Eichomēn

College Student Studying in Library

Τεττάρων δή μοι τουτονὶ διελθόντων τὸν τρόπον ἐνιαυτῶν πέμπτου τε ἐπὶ τοῖς δέκα ἡπτόμην καί με εἰσήρχετο δριμύς τις ἔρως τῶν λόγων· ὥστε ἠμέληντο μεν αἱ τῶν ἀγρῶν χάριτες, ἐπέπραντο δὲ περιστεραί, δεινὸν θρέμμα καταδουλώσασθαι νέον, ἅμιλλαι δὲ ἵππων καὶ τὰ τῆς σκηνῆς πάντα ἀπέρριπτο, καὶ ᾧ δὴ διαφερόντως ἐξέπλησα καὶ νεότητα καὶ γῆρας, ἀθέατος ἔμεινα μονομαχιῶν ἐκείνων, ἐν αἷς ἔπιπτόν τε καὶ ἐνίκων ἄνδρες, οὓς ἔφησθα ἂν μαθητὰς εἶναι τῶν ἐν Πύλαις τριακοσίων. ὁ μὲν δὴ ταῦτα λειτουργῶν ἦν θεῖος ἐμὸς πρὸς μητρὸς ἐκάλει τέ με ὀψόμενον, ἐγὼ δὲ ἄρα ὑπὸ τῶν βιβλίων εἰχόμην. λόγος γε τὸν σοφιστὴν ἐκεῖνον μαντεύσασθαι περὶ ἐμοῦ πόρρωθεν, ἃ δὴ καὶ τετέλεσται.
(Libanius, Bios 5)

Four years passed by in this way, but when I was nearly fifteen my interest was kindled and an earnest love of study began to possess me. Hence the charms of the countryside were put aside: I sold my pigeons, pets which are apt to get a strong hold on a boy; the chariot races and everything to do with the stage were discarded, and I remained aloof, far from the sight of those gladiatorial combats where men, whom you would swear to be the pupils of the three hundred at Thermopylae, used to conquer or die. My attitude in this caused the greatest amazement both to young and old. The person responsible for the presentation of these shows was my maternal uncle, and though he invited me to the spectacle, I still stayed wedded to my books. The story goes that he, all that time ago, foretold for me the position of sophist that has actually come to pass. (tr. Albert Francis Norman)

Prosekeimēn

Ancient Greek vase, school lesson, writing and music

Πάλιν τοίνυν τὸ μὲν παρ’ ἄνδρα πεφοιτηκέναι λόγων προχέοντα κάλλος εὐδαίμονος φοιτητοῦ, τὸ δὲ μὴ ὁπόσον ἄξιον, ἀλλ’ ὁπότε μὲν ἀφωσιούμην φοιτᾶν, κινοῦντος δὲ ἤδη πρὸς μαθήσεις ἔρωτος οὐκ ἔχειν τὸν μεταδώσοντα θανάτῳ σβεσθέντος τοῦ ῥεύματος, τουτὶ δὲ ἀθλίου. ποθῶν μὲν τοίνυν τὸν οὐκέτ’ ὄντα, χρώμενος δὲ τοῖς οὖσιν, εἰδώλοις γέ τισι σοφιστῶν, ὥσπερ οἱ τοῖς ἐκ κριθῶν ἄρτοις ἀπορίᾳ γε τοῦ βελτίονος, ἐπειδὴ ἤνυτον οὐδέν, ἀλλ’ ἦν κίνδυνος ἡγεμόσι τυφλοῖς ἑπόμενον εἰς βάραθρον ἀμαθίας πεσεῖν, τοῖς μὲν χαίρειν εἶπον, παύσας δὲ τὴν μὲν ψυχὴν τοῦ τίκτειν, τὴν δὲ γλῶτταν τοῦ λέγειν, τὴν δὲ χεῖρα τοῦ γράφειν ἓν ἔδρων μόνον, μνήμῃ τὰ τῶν παλαιῶν ἐκτώμην συνὼν ἀνδρὶ μνημονικωτάτῳ τε καὶ οἵῳ τῶν παρ’ ἐκείνοις καλῶν ἐμπείρους ἀπεργάζεσθαι νέους. καὶ οὕτω δή τι αὐτῷ προσεκείμην ἀκριβῶς, ὥστ’ οὐδ’ ἀπαλλαττομένου τῶν νέων ἀπηλλαττόμην, ἀλλὰ καὶ δι’ ἀγορᾶς ἐν χεροῖν τε ἡ βίβλος, καὶ ἔδει τι τὸν ἄνδρα καὶ πρὸς ἀνάγκην λέγειν, ἣν ἐν τῷ παραχρῆμα μὲν δῆλος ἦν δυσχεραίνων, χρόνοις δὲ ἐν ὑστέροις ἐπῄνει.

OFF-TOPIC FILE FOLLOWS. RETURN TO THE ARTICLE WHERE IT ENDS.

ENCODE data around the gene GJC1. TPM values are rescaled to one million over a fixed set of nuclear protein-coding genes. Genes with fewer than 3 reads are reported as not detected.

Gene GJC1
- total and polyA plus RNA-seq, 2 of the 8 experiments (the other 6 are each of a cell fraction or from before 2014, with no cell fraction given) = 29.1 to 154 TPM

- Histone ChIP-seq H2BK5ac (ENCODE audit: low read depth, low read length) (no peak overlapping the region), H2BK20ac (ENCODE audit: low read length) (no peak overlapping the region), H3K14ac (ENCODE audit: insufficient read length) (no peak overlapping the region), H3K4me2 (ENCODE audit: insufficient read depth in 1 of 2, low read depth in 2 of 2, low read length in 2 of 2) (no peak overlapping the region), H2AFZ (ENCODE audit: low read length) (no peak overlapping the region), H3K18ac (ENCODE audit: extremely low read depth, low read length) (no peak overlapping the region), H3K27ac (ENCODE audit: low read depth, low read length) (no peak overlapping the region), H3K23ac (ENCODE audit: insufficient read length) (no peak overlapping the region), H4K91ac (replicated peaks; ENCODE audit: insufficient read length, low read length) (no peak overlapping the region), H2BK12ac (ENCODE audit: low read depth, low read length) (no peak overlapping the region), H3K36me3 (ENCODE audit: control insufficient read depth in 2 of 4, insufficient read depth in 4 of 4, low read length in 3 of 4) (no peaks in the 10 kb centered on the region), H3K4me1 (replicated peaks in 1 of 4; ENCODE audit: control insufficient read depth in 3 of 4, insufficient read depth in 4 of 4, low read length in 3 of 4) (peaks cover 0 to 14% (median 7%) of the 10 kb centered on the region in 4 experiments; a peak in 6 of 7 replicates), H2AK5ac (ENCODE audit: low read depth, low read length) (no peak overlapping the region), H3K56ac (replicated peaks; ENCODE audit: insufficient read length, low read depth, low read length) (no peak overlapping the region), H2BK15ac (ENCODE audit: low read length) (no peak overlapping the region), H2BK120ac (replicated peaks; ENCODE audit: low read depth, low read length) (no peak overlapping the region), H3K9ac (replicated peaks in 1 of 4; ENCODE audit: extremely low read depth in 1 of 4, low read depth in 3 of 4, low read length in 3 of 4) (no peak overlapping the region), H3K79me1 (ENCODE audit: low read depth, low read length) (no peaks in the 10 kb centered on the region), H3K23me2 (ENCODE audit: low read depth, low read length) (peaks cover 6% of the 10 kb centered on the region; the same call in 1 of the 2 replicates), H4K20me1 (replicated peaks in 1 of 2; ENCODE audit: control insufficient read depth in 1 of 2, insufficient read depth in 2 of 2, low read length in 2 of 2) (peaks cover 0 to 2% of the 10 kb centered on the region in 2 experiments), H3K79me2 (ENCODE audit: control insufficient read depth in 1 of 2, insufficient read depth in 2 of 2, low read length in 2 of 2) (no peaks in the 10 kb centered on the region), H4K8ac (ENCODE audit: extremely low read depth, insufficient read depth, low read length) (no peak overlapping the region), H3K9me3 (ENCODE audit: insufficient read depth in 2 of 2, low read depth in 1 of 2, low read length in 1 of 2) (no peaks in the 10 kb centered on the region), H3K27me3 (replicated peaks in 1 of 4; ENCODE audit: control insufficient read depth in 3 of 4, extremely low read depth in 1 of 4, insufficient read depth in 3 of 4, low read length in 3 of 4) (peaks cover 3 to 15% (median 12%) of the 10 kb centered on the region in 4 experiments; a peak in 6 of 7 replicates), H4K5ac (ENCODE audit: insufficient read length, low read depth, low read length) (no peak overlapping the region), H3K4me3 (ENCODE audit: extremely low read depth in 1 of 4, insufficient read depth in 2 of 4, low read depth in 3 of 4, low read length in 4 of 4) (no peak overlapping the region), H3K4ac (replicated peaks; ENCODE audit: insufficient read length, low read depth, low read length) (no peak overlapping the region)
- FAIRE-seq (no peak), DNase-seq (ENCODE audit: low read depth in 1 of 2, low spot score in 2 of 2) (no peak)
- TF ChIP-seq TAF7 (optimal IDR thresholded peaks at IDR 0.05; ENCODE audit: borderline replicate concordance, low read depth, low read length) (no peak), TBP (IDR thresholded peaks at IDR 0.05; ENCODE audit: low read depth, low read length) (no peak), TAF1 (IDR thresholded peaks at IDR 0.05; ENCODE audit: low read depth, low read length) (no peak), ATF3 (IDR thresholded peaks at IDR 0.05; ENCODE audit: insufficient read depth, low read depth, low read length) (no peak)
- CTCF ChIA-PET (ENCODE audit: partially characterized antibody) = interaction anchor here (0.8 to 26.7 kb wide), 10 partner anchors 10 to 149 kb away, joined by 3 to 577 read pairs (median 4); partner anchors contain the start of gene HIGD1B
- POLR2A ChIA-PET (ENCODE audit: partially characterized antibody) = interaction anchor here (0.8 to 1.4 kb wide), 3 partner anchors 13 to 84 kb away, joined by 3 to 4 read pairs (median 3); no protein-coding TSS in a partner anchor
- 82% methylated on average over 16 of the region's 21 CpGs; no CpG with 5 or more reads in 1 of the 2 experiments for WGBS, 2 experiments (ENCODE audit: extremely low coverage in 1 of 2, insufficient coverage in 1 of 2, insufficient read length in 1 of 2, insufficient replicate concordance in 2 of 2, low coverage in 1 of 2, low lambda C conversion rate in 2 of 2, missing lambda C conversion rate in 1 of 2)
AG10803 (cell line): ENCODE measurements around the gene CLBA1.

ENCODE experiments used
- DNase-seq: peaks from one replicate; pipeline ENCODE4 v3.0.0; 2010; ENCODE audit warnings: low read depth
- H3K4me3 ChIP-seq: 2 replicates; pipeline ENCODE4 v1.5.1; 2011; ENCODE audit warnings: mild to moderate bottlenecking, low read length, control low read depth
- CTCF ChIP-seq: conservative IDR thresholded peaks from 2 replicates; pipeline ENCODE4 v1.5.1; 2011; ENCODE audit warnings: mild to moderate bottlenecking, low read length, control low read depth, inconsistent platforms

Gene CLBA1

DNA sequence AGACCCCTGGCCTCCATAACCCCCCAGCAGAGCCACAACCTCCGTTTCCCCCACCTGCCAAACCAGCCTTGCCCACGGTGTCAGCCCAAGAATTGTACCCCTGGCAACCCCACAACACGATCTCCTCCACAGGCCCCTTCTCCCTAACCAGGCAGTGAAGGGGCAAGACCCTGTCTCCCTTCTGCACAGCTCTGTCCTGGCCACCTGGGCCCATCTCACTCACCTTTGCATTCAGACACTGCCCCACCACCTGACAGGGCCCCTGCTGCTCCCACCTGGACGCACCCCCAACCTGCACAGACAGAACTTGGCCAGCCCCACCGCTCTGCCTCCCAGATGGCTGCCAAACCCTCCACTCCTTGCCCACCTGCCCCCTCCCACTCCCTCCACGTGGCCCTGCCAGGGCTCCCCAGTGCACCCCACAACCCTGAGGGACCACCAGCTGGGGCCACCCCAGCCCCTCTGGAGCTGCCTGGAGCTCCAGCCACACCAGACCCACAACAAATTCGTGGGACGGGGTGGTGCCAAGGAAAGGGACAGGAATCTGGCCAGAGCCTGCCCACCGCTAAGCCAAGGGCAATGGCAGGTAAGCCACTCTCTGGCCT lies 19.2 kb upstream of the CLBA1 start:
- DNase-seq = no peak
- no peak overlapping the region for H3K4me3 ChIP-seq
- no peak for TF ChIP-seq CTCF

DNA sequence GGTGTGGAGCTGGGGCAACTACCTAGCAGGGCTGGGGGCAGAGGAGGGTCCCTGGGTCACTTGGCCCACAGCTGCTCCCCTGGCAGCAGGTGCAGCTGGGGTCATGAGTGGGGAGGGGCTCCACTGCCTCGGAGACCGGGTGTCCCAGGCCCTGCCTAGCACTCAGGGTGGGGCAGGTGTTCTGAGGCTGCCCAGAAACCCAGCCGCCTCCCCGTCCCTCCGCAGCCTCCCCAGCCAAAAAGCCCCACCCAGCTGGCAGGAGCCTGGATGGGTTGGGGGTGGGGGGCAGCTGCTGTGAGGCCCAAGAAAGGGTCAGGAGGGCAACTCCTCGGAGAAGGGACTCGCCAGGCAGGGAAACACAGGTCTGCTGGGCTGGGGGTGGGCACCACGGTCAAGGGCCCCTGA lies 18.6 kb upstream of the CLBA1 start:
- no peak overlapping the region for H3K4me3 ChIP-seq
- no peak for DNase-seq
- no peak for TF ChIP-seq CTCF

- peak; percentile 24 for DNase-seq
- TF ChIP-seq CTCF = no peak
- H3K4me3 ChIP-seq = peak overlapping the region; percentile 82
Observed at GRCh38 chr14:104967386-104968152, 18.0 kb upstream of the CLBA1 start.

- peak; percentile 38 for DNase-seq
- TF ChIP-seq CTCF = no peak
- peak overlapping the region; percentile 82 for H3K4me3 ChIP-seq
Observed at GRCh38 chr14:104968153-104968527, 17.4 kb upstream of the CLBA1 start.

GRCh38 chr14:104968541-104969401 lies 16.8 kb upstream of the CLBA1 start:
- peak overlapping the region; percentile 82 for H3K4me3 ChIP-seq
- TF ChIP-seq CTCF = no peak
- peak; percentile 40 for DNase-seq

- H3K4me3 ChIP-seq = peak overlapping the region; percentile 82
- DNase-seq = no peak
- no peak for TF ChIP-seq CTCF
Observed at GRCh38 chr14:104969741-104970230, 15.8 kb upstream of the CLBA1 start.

(Libanius, Bios 8)

Again, I was lucky as a pupil in that I attended the lectures of a teacher with a fine flow of oratory; my bad luck was that my attendance was not as regular as it should have been but occurred only in a most perfunctory fashion, and then, when my desire did spur me on to study, I found none to instruct me, for death had stopped his flow. So, though I longed for my dead teacher, I began to frequent the living, mere shadows of teachers, as men eat loaves of barley bread for want of anything better. However, when I found that I was making no progress but was running the risk of falling into the bottomless pit of ignorance through following blind guides, I had done with them. I restrained my mind from composing, my tongue from speaking, and my hand from writing, and I concentrated upon one thing only – the memorization of the works of classical authors – and studied under a man of prodigious memory who was capable of instilling into his pupils an appreciation of the excellence of the classics. I attached myself to him so wholeheartedly that I would not leave him even after class had been dismissed, but would trail after him, book in hand, even through the city square, and he had to give me some instruction, whether he liked it or not. At the time he was obviously annoyed at this importunity, but in later days he was full of praise for it. (tr. Albert Francis Norman)